by Frances Temple. (HarperTrophy, 1992 ISBN 0-06-447136-5) Novel. Grades 5+.
This review by Carol Otis Hurst first appeared in Teaching K-8 Magazine.
For a topical novel that you can't put down, try A Taste of Salt with your upper elementary and middle school students. Also available in hardcover from Orchard, this novel, set in Haiti, is the winner of the Jane Addams Children's Book Award. Here we find Djo at the same time Jeremie does. He's in tough shape having been beaten almost to death by the Tonton Macoute. Jeremie, a comparatively well-to-do convent girl, has been sent by Aristide to talk to Djo, give him a reason to live and get his story on tape. Jeremie's political eyes are just beginning to open and Djo's story opens them very wide indeed. A child of the streets, turning to crime as a means of getting food, Djo was taken in by Aristide who made a family of these street ruffians and outcasts.
Just as fortune appeared to be smiling on Djo, he was kidnapped and taken to the Dominican Republic for slave labor in the Dominican Republic. It took him several years to find the will, the means and the courage to escape his captor but he did and returned to Haiti to find that Aristide's role had changed from parish priest to a candidate for president in Haiti. Overjoyed citizens arrive at the poles only to be massacred by the generals and the Macoute. Still Aristide's gentle words make themselves heard. Djo and the other young men and women were out in the streets again this time spreading the Aristide way of making political change. Then the final beating and Djo's tentative hold on life.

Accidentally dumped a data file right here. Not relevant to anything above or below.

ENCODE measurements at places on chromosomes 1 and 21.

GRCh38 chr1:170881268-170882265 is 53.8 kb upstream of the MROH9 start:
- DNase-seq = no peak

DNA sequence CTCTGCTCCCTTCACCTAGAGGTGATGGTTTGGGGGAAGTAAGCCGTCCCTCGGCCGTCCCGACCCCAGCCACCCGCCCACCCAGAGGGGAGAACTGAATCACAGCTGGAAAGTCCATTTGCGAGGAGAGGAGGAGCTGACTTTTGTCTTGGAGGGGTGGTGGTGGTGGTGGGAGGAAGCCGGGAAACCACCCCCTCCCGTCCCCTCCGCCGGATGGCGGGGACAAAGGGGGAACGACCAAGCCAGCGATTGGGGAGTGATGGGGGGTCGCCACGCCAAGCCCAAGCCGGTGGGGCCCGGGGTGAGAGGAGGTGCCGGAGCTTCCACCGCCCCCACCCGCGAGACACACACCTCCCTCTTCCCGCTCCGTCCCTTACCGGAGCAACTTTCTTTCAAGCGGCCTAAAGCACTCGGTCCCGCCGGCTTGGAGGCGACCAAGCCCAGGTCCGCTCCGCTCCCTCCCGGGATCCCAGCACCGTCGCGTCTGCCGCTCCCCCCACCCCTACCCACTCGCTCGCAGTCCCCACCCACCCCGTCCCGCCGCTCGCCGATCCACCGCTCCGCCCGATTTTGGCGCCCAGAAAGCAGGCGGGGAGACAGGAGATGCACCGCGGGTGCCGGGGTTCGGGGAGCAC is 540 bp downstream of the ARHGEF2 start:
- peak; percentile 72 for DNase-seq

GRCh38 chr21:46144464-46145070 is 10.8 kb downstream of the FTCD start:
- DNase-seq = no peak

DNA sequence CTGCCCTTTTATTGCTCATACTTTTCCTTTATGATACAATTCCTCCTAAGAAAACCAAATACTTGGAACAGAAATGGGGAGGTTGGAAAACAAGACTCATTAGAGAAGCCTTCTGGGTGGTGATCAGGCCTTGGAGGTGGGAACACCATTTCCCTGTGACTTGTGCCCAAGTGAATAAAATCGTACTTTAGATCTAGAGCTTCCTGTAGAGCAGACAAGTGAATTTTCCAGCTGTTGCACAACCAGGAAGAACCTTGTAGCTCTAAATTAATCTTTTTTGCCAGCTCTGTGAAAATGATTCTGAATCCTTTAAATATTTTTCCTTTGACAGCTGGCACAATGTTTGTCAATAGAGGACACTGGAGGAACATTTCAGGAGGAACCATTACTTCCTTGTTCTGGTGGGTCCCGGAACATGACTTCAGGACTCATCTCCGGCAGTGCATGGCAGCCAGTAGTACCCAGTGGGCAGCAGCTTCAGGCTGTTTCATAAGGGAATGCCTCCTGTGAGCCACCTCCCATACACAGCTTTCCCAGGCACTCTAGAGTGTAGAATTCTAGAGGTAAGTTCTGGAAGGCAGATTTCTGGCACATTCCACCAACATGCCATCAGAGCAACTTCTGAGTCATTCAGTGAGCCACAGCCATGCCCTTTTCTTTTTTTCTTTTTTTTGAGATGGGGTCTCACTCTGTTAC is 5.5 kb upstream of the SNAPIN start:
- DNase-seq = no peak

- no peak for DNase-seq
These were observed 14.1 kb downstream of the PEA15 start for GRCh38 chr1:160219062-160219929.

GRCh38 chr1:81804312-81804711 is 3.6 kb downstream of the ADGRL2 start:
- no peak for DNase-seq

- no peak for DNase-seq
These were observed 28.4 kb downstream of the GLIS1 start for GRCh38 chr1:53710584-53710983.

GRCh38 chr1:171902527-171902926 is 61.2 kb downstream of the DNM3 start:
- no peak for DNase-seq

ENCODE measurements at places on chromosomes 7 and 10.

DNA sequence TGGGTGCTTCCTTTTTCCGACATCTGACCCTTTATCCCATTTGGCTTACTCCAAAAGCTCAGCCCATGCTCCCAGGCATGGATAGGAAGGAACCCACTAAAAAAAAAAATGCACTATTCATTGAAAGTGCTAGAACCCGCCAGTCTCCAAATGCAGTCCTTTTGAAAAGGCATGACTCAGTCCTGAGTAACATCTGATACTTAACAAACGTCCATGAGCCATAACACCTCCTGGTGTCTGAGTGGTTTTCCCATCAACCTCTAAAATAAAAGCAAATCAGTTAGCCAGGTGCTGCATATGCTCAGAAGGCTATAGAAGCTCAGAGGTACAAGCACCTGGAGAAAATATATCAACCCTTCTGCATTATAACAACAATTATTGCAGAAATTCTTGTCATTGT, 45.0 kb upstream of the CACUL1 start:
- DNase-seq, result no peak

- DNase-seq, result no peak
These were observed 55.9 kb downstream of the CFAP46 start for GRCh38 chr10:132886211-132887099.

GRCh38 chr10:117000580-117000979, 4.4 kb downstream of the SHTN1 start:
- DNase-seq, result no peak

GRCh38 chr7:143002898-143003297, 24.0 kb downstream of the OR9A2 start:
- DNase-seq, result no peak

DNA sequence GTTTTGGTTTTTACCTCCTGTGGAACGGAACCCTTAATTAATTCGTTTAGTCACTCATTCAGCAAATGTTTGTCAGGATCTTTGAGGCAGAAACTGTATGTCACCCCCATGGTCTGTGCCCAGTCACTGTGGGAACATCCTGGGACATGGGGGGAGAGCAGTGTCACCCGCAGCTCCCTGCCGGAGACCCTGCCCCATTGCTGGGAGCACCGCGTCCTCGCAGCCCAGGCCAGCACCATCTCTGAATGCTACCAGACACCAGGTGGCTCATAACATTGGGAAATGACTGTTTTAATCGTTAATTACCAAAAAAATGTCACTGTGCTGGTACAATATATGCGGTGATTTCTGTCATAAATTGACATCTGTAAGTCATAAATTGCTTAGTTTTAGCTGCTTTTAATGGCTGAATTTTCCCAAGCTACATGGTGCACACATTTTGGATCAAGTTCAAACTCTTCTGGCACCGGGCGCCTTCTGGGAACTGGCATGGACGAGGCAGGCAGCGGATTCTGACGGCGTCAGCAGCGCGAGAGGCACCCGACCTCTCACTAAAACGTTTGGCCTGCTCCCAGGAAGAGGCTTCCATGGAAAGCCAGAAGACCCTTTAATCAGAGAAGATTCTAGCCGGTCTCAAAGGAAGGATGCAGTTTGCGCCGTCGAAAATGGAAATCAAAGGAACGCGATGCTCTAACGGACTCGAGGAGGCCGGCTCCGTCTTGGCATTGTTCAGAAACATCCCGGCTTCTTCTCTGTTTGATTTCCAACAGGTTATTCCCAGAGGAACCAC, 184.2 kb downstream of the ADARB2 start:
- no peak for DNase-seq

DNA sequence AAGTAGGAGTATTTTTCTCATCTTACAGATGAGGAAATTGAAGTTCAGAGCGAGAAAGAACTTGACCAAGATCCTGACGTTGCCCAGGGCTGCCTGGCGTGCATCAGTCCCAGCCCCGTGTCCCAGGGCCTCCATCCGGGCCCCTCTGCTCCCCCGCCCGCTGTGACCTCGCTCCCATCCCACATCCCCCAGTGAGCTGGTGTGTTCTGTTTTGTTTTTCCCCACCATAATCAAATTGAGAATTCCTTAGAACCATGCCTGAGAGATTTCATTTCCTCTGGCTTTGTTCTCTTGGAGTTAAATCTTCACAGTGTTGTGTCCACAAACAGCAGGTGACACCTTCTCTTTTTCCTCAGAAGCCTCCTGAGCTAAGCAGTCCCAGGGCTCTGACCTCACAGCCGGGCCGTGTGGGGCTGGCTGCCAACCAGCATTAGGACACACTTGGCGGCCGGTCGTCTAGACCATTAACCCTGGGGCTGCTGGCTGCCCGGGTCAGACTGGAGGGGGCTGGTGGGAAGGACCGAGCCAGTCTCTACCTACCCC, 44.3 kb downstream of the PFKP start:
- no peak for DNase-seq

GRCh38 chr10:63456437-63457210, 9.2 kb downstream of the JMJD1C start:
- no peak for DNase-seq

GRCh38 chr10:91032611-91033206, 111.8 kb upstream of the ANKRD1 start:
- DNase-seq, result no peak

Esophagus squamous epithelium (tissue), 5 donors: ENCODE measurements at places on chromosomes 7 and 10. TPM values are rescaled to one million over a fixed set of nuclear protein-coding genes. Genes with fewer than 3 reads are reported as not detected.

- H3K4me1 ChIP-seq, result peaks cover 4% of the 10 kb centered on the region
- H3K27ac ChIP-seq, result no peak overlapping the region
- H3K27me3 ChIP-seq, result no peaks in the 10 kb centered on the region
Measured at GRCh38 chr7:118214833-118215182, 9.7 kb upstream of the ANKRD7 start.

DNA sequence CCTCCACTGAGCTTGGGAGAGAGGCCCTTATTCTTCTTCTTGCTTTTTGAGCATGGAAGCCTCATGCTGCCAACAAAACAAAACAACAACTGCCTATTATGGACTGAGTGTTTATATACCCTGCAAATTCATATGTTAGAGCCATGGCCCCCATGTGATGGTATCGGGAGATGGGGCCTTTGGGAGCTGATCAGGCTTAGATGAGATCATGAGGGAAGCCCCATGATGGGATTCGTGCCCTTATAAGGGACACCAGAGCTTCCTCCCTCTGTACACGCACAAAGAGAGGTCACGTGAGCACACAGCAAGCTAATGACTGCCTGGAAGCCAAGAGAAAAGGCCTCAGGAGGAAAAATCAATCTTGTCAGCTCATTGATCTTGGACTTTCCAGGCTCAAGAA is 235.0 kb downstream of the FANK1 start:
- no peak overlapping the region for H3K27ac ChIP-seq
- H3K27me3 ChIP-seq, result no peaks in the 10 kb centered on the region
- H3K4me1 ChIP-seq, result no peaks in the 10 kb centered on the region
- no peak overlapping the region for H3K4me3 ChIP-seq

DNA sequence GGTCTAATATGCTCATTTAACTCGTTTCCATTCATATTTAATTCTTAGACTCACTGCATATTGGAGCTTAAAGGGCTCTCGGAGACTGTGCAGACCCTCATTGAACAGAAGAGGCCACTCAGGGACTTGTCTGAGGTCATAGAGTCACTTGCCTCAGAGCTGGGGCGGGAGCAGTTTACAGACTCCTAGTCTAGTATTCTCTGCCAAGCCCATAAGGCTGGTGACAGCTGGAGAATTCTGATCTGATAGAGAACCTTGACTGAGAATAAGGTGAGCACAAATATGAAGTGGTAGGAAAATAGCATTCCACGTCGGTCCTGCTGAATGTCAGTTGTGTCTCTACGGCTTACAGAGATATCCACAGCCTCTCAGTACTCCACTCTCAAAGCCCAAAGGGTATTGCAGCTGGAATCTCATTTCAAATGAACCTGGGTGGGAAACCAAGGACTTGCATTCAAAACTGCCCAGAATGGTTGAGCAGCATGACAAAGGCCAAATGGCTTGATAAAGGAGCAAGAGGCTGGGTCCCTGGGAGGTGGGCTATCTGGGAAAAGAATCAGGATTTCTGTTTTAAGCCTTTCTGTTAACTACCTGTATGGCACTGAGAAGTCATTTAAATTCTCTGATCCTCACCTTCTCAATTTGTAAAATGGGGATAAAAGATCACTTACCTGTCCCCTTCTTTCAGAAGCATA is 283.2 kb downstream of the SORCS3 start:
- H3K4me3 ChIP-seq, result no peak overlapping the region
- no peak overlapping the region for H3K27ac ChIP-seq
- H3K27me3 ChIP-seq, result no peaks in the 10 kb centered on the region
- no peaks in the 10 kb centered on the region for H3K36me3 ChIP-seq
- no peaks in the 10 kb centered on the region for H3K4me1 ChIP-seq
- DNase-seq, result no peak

As Jeremie hears Djo's story she falls in love with him, only telling her own story when Djo lapses into a coma. The ending is hopeful. The information is strong and should lead to some further research about Haiti and some discussion about the role of politics in our own society as well as in Haiti. The title comes from a legend of the zombies who mindlessly slave for their masters until and unless they have a taste of salt. This makes them aware of their condition whereupon they rebel. For these boys, the first taste of salt is learning to read. Food for thought?
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In Times Past
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